Technically, the deal cost them less, because the purchase represented an increase in Bank of America’s (NYSE:BAC) investment in the troubled California lender of about $2 billion.
So Reuters estimates that buying Countrywide in January cost BofA around $2.5 billion.
Wait until you see how much it really cost the firm.
As you’re surely aware, the deal has turned out to be a disaster. Short story: The company “turned the American dream into a nightmare for thousands of innocent borrowers,” in the words of Chuck Schumer. Countrywide’s CEO Angelo Mozilo was charged with fraud (he settled) because his company, the largest mortgage lender, underwrote so many of the toxic subprime loans that caused the financial crisis, and he allegedly was aware of it all along.
Now the owner of Countrywide, Bank of America (NYSE:BAC), is in the process of trying to settle lawsuits from investors in those subprime loans, and meeting obstacle after obstacle. Dozens of investors and the New York AG have objected to a $8.5 billion settlement that would put much of BofA’s legal liability because of Countrywide behind it, suggesting that expensive lawsuits will be in front of BofA for some time to come.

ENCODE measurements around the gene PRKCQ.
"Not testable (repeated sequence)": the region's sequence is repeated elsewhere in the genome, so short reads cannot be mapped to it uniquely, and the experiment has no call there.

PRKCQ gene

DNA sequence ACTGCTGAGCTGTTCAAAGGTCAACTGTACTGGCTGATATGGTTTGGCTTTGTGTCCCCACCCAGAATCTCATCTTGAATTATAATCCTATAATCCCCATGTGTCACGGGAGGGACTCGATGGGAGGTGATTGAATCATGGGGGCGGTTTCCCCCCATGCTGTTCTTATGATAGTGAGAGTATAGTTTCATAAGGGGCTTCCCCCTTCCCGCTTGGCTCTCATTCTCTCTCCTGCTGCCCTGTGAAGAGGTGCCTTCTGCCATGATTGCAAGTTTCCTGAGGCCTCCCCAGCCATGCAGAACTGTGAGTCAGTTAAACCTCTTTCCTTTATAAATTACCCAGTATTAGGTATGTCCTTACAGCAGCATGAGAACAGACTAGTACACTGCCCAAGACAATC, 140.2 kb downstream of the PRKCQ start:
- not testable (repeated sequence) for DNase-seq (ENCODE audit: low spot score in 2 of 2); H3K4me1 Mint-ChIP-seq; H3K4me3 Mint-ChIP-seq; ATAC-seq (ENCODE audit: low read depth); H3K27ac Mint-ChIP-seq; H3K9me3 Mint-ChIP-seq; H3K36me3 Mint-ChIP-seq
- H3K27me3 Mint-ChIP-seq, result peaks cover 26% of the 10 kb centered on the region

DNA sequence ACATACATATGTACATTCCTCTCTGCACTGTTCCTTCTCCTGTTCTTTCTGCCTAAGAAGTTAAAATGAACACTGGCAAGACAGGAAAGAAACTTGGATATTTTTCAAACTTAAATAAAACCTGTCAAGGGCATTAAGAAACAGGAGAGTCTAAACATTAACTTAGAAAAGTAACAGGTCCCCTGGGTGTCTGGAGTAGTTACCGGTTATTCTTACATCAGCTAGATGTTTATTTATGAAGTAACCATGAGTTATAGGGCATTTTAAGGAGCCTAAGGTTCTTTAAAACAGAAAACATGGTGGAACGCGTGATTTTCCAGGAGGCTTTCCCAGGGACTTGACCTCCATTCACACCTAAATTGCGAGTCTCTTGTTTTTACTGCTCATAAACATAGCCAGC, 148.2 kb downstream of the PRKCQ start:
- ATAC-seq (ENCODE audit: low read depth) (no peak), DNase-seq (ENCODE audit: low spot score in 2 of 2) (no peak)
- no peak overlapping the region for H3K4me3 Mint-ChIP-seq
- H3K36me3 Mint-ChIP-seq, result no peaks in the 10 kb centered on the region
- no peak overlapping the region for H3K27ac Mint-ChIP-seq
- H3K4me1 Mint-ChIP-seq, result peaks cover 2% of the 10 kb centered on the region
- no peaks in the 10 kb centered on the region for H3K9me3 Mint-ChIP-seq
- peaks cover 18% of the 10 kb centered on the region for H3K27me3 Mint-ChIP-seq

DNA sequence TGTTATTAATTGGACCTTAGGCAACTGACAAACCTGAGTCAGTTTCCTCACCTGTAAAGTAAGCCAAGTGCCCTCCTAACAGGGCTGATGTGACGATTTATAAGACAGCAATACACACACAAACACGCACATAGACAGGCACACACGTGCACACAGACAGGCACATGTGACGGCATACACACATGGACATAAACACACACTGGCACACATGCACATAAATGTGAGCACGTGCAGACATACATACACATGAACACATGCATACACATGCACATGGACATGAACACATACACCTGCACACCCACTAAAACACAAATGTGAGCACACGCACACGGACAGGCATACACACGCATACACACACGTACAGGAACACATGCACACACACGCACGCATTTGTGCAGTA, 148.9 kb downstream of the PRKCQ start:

Brian Moynihan recently said on a conference call with investors, “Obviously, there aren’t many days when I get up and think positively about the Countrywide transaction in 2008.”
That is putting it very kindly.
Writedowns and legal costs have pushed the estimated cost of that purchase to more than $30 billion.
Moynihan must be cursing Ken Lewis — the CEO of Bank of America (NYSE:BAC) at the time it bought Countrywide — in his sleep.
Courtney Comstock is a writer for Business Insider.